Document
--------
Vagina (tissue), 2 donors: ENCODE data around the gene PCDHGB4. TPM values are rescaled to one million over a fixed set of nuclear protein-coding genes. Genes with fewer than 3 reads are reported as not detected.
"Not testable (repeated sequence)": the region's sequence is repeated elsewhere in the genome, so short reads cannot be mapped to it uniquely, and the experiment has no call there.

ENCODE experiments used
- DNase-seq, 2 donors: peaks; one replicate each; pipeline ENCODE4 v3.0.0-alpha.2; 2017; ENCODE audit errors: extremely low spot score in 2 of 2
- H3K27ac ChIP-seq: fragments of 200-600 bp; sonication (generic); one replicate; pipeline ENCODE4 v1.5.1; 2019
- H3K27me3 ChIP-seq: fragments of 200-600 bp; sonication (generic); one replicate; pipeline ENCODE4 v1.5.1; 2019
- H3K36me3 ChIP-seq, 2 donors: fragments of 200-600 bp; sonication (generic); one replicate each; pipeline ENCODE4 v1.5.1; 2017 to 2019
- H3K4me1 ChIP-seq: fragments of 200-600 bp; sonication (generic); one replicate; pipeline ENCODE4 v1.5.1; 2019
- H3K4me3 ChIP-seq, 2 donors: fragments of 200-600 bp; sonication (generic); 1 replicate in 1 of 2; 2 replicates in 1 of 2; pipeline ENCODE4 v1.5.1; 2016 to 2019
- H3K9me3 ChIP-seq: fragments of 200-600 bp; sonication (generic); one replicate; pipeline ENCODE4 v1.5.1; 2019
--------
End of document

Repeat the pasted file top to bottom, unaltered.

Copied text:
Vagina (tissue), 2 donors: ENCODE data around the gene PCDHGB4. TPM values are rescaled to one million over a fixed set of nuclear protein-coding genes. Genes with fewer than 3 reads are reported as not detected.
"Not testable (repeated sequence)": the region's sequence is repeated elsewhere in the genome, so short reads cannot be mapped to it uniquely, and the experiment has no call there.

ENCODE experiments used
- DNase-seq, 2 donors: peaks; one replicate each; pipeline ENCODE4 v3.0.0-alpha.2; 2017; ENCODE audit errors: extremely low spot score in 2 of 2
- H3K27ac ChIP-seq: fragments of 200-600 bp; sonication (generic); one replicate; pipeline ENCODE4 v1.5.1; 2019
- H3K27me3 ChIP-seq: fragments of 200-600 bp; sonication (generic); one replicate; pipeline ENCODE4 v1.5.1; 2019
- H3K36me3 ChIP-seq, 2 donors: fragments of 200-600 bp; sonication (generic); one replicate each; pipeline ENCODE4 v1.5.1; 2017 to 2019
- H3K4me1 ChIP-seq: fragments of 200-600 bp; sonication (generic); one replicate; pipeline ENCODE4 v1.5.1; 2019
- H3K4me3 ChIP-seq, 2 donors: fragments of 200-600 bp; sonication (generic); 1 replicate in 1 of 2; 2 replicates in 1 of 2; pipeline ENCODE4 v1.5.1; 2016 to 2019
- H3K9me3 ChIP-seq: fragments of 200-600 bp; sonication (generic); one replicate; pipeline ENCODE4 v1.5.1; 2019